Saturday, January 20, 2007

A short story

They got together, and not without a sense of irony, on the first full moon of a month, unless it was a Thursday. Then they just waited until Friday cause Charles couldn't get out of picking up his kids from their fencing classes. Of course, everyone joked about the fencing lessons when Charles wasn't around, but the group did so in a mostly loving fashion. Every full moon, a dinner out. The wives and husbands understood, as the married ones knew the need to confess their "illness." At this point it was nothing a few pills a month couldn't suppress, but the bachelors could be cagey with dates and one night stands. It was determined a genetic anomaly and medicines were developed all of ten years ago, but there was always a likelihood (something Sebastian was all too aware of) that an unknown pregnancy could leave more than a couple of people dead. The earliest signs of the illness come when puberty kicks in, but a first outbreak can be deadly. There were a couple ways of spreading the "disease" (again, no one likes to call it a disease, it's like calling a pencil a piece of art... yes, it's applicable, but only under the loosest of definitions). but A#1 easiest way was through offspring (urine proved to be the second most powerful way of transmission. Some of the affected have mistakenly been labeled pee shy as a result)

Their meetings were about a fourth class reunion, a fourth support group, a fourth lodge meeting, and a fourth an act of policing. Records were kept, of course, who hadn't been around for more than two meetings. Sebastian was appointed to be the obituary follower, to both check for those who permanently left their group, and also for anything suspicious. He was in his sixties but still spry, which was normal. If someone missed their third meeting Sebastian would alert Ted and Nancy, who would first make a phone call, and if nothing came of that, they knew what they had to do. Of course, everyone joked at the meetings (usually after their standard steak tartar and extra rare fillet dinners) about how they kinda wanted to get off the pills. Some members because they had no idea how it'd go, and others wanting to taste it again. And of course, there were the side effects to their medication. Impotence and dryness were known to be a problem, dizziness, and for those who were on it for ten years straight, kidney stones. Most of the jokes by the old timers revolved around their piss. But the punchline was always Ted and Nancy.

The biggest problem with going off the meds, besides turning into a werewolf, was that the meds were mood altering. Off the pills for two weeks, and kids were known to turn erratic, quiet people got louder, loud people got quieter, but most became moody, and even more strongly reject the desire for their medication. Even those who ran out of pills and had to wait a couple hours for their refills could shortly thereafter start down the path, which generally took about three moon cycles for the meds to fully flush out. Like a junkie, getting off and on was always the hardest part. That's what Ted and Nancy were for, nicknamed Sugar and Spice. He had the tranquilizer, she had the shotgun. If you didn't go down with one, you'd go down with the other. They were jokingly referred to as state licenced killers, but ultimately they only had to use their James Bondian powers once in their interim. It was the first years that were bloody, and the ones that established the need for a two person system. If a "cannibal" (as they were also called) went off their meds it was always the worst. Two put shotguns in their own mouths, but - again - that was considered the Wild West period.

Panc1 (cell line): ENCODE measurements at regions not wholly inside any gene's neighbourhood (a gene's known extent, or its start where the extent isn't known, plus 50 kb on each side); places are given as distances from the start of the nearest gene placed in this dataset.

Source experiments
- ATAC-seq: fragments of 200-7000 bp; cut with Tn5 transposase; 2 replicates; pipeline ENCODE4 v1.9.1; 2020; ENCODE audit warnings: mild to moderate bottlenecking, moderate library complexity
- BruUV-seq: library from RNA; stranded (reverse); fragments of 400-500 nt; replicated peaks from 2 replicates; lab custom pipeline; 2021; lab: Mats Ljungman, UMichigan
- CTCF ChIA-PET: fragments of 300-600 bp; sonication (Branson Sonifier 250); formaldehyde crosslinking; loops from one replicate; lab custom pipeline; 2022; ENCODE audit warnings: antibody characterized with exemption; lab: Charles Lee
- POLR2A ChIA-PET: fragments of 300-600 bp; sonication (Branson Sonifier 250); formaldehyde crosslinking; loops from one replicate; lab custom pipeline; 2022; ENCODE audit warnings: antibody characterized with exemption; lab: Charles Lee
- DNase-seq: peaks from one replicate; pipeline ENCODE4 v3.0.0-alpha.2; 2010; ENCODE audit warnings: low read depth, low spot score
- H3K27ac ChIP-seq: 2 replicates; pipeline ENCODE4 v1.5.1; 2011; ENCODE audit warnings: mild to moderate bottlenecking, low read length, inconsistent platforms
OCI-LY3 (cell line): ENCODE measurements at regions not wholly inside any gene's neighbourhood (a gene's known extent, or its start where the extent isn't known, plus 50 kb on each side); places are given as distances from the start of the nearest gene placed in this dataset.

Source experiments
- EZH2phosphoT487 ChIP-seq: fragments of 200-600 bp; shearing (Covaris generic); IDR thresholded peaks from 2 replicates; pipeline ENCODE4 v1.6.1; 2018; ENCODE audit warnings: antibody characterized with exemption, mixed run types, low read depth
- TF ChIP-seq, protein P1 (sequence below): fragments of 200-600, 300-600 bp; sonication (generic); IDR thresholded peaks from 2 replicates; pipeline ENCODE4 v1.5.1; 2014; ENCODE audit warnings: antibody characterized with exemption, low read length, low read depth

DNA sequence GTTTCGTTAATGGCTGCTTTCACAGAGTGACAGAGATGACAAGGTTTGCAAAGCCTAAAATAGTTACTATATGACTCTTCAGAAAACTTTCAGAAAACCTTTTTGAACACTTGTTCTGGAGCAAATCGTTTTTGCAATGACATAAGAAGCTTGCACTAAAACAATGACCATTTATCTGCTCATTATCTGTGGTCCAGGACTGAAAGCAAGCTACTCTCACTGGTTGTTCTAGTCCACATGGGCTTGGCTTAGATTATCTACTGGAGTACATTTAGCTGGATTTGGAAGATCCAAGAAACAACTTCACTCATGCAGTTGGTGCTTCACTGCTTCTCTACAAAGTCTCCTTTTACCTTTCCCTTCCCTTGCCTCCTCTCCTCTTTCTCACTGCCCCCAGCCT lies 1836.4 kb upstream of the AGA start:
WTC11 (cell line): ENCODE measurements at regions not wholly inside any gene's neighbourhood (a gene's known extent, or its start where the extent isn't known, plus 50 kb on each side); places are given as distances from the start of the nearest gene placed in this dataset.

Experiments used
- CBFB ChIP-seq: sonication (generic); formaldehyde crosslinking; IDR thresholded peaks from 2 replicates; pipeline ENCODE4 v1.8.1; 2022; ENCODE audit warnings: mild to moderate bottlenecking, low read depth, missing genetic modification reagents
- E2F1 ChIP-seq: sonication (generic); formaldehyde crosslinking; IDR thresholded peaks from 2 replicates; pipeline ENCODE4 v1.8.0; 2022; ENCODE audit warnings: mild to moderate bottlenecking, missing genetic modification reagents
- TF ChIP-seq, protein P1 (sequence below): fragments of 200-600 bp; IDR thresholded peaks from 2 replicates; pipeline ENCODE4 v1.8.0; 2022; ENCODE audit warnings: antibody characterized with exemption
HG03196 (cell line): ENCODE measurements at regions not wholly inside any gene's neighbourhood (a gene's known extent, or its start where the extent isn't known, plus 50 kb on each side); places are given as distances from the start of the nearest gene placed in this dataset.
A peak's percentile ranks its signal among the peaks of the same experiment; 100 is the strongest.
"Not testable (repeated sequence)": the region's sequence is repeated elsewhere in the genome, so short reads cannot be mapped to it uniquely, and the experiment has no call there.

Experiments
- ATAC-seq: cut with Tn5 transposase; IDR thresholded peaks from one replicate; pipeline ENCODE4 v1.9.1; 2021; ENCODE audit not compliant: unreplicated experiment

The problem was that everyone went off their meds at one point or another. There was talk of having an Alaskan workshop, but the money hasn't come together yet, and it would require at least a three to six month absence from one's work or life. It was what Charles and Sebastian were discussing after their latest, and enjoying a smoke outside as the group dispersed yet again. Much like his lycanthopy, Charles didn't let too many people in on his smoking habit. But the meetings allowed him a chance to flaunt the secrets he kept from his boss, whose father had been mauled to death, and was a violently religious health nut, perhaps in response to his father's passing.

"I think we should do it as a retirement village."
"Of course you would, you're near retirement."
"You know me, I'm responsible."
"No, I know. But we all get it, we all get it all the time."
"Tell me about it. I found myself doodling the woods the other day. Just doodling."
"Did you add dead chickens?"
"No." Sebastian laughed "Dead rabbits."

One of the newest members handed out copies of their group photo, which had him giving thumbs up in front of their plate of meat surrounded by his new tribe.

"Thanks. Anyway, I keep thinking about driving to Northern California..."
"Or Southern Oregon?"
"Yeah, and just hanging out until it happens."
"Then, what, you think about Sugar and Spice?"
"Nah, I figure someone else would just shoot me. It's been so long though, I don't know what to expect."
"I remember the wind."
"When you run really fast?"
"Yeah. Being on all fours, the thrill of the hunt."
"I tried bow hunting, it's not the same. And I don't have the teeth for ripping an animal apart this way."
"Also, I have no idea what I'd look like now."
"I had a real fluffy white coat last time."
"You must have looked like an evil husky dog,"
"Yeah, but I got a lot of ass."
"But you're married now, kids, all that."
"I guess straight people buy a fancy car when they feel this way."
"Yeah. Different strokes, and all that."
"Yeah, I know, you got kids to look after."
"Yeah. See you next month."